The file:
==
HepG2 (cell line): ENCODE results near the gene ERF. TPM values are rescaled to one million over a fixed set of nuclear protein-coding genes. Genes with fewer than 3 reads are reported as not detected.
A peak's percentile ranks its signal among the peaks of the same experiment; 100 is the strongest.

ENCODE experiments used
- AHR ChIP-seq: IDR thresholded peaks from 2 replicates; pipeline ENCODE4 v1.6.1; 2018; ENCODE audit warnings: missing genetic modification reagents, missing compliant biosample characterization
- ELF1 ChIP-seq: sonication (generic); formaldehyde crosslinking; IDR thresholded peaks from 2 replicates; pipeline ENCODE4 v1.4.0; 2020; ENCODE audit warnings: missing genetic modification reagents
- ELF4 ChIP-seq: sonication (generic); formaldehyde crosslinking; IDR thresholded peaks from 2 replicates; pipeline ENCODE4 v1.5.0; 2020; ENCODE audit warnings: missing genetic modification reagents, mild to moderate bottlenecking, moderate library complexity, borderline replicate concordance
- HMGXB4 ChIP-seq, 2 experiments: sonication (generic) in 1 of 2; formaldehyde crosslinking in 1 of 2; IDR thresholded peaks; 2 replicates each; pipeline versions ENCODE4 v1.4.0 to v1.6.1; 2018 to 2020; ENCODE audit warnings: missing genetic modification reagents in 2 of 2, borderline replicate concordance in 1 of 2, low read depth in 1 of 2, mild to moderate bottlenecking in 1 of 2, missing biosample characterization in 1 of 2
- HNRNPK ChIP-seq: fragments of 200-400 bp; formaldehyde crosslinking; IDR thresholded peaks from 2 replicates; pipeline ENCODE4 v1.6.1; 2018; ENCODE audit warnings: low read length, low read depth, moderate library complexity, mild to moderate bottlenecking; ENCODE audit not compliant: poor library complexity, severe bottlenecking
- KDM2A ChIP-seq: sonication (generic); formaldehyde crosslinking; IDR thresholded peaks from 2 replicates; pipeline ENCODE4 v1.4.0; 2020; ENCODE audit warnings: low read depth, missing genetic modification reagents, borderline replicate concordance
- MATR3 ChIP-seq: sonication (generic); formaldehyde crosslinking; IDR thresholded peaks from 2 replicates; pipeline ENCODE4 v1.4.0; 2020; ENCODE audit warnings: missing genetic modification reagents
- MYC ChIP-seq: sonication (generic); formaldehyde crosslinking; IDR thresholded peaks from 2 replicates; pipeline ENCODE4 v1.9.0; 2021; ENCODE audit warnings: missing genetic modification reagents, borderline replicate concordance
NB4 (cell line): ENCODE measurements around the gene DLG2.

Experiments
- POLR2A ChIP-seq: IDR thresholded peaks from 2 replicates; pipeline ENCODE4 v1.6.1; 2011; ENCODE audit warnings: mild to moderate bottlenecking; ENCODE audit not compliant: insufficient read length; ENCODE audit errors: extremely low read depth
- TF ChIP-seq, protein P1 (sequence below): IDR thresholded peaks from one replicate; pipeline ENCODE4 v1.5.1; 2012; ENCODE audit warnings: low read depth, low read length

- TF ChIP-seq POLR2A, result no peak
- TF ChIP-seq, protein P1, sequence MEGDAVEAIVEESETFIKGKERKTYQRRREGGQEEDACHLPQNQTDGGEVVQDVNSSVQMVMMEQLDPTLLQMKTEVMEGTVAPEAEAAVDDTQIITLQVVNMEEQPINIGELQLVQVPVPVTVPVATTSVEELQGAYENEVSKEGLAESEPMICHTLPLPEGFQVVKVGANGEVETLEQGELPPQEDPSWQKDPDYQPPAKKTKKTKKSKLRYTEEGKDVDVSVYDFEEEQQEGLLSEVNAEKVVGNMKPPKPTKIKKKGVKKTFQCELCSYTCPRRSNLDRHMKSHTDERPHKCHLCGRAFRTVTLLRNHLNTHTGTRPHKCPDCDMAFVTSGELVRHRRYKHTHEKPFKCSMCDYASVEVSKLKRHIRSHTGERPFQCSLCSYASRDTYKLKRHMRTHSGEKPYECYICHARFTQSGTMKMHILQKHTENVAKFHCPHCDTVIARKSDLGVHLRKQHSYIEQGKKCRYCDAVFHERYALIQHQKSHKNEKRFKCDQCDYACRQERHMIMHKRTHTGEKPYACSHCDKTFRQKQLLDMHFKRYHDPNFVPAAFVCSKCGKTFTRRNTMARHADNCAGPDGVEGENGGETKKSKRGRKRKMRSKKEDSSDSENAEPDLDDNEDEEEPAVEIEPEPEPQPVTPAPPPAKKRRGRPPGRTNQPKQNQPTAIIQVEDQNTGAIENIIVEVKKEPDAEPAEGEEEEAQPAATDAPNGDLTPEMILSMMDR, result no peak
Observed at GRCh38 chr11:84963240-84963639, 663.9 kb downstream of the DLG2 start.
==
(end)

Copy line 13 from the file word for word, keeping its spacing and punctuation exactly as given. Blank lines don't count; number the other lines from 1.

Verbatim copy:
Experiments